Life passes more slowly in Bundi, so there was no hurry to get up that morning. Not even because of the slavery of breakfast, since it was not included and, although there was no plan apart from doing nothing, it was a special day: Sonia was 30 years old. I suppose the fact that his birthday was in January was what made us determine to travel to India on those dates. "In India, the depression of the 30s will not enter me," Sonia had told me. And he was right, especially in Bundi.
Bundi is a small city that is about four hours drive from Jaipur and hardly appears on the routes through Rajasthan. We put it on the map thanks to a good friend, Germán Aguilar (don't miss his blog, since he is currently traveling by Asia), who recommended it to us for being a quiet and authentic place to rest for a few days. The city is divided into two parts. At the top is the palace and the fort, with hotels and shops for tourists at their feet, decorated with paintings. In the lower part is the market and the daily life of the city. Bundi also stands out for having the houses painted blue, just like Jodhpur, although being smaller the blue spot that is distinguished in the lontananza is smaller.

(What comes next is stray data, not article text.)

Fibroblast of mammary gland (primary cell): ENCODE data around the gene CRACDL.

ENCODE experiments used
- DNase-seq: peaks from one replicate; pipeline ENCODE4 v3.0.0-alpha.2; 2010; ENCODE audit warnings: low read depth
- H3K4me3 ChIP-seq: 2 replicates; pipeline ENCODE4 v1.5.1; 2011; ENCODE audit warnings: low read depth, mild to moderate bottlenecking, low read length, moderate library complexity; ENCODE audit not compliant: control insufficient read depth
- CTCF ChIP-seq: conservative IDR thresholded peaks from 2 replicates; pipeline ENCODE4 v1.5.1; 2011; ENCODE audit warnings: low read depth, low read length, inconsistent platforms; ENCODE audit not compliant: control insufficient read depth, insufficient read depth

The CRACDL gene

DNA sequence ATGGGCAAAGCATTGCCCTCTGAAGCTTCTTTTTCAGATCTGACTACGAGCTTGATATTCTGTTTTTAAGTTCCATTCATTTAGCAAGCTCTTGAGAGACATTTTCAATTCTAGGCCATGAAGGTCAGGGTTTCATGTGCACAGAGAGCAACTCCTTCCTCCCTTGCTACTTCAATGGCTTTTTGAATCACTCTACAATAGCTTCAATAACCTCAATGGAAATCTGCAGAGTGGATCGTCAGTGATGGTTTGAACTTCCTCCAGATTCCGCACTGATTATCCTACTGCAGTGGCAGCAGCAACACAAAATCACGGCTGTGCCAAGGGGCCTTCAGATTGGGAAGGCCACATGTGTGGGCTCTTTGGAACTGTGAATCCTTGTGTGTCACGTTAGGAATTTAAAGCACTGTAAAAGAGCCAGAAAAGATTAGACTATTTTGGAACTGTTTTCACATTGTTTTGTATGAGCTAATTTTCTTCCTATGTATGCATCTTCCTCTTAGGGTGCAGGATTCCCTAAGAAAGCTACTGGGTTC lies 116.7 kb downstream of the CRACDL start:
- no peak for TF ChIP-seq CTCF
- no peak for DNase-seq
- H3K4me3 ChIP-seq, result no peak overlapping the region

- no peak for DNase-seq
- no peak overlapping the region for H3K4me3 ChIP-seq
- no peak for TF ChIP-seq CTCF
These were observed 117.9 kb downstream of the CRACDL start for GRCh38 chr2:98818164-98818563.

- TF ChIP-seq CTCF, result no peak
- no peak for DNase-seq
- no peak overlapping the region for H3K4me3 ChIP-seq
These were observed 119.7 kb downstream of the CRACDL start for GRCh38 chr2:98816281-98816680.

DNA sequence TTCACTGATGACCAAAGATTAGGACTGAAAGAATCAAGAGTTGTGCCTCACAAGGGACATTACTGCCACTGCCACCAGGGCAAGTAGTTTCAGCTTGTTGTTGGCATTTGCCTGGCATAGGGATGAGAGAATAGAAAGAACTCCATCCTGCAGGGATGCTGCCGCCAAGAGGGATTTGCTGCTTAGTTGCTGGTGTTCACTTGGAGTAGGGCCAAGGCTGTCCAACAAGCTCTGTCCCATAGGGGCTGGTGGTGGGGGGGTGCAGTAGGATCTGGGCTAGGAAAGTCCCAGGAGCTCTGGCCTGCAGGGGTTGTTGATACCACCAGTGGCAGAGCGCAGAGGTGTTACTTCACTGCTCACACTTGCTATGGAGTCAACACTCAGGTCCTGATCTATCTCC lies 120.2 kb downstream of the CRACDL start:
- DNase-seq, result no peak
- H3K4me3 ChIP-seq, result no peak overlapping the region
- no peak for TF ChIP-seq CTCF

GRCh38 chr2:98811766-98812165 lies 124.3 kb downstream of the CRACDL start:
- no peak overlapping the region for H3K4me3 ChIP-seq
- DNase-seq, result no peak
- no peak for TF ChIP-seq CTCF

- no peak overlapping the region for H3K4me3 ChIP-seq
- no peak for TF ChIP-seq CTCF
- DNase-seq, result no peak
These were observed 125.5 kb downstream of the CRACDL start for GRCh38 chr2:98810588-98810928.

After a late breakfast consisting of a tomato and cheese sandwich, we went out to explore what little there was. As soon as we left, we found a kind of procession of a multitude of colored sarees that were following a man and a boy riding a horse, which in turn followed a small van with speakers and loud verbena music. Maintaining the distances, we continued following the march until in a park we met some men who told us that they were going to the temple for the five-year ceremony. From what I could understand (communication is not always easy in India) when babies are born their hair is cut and when they are 3 or 5 years old they are cut again in a temple ceremony.
When they told us it was a ceremony in the temple I was quite afraid to go. Or maybe it was because the temple was a kilometer away and my feet didn't want to take another step. Despite having slept and having a relaxed day, I was still extremely tired.
At that point I decided that I already knew what to give Sonia for her birthday: a ayurvedic massage (and for me too, incidentally). Although Bundi is a little tourist site, it has not escaped tourism dog-flute. Apart from dreadlocks with Apple computers in hand, the city has a considerable number of establishments that offer massages basically for tourists. We went to the hotel to ask if they could recommend us a place and they called the doctor, who came to see us at the hotel and advised us about the different treatments. In the end, we agreed to do an Ayurvedic massage and agreed to go to the office a few hours later.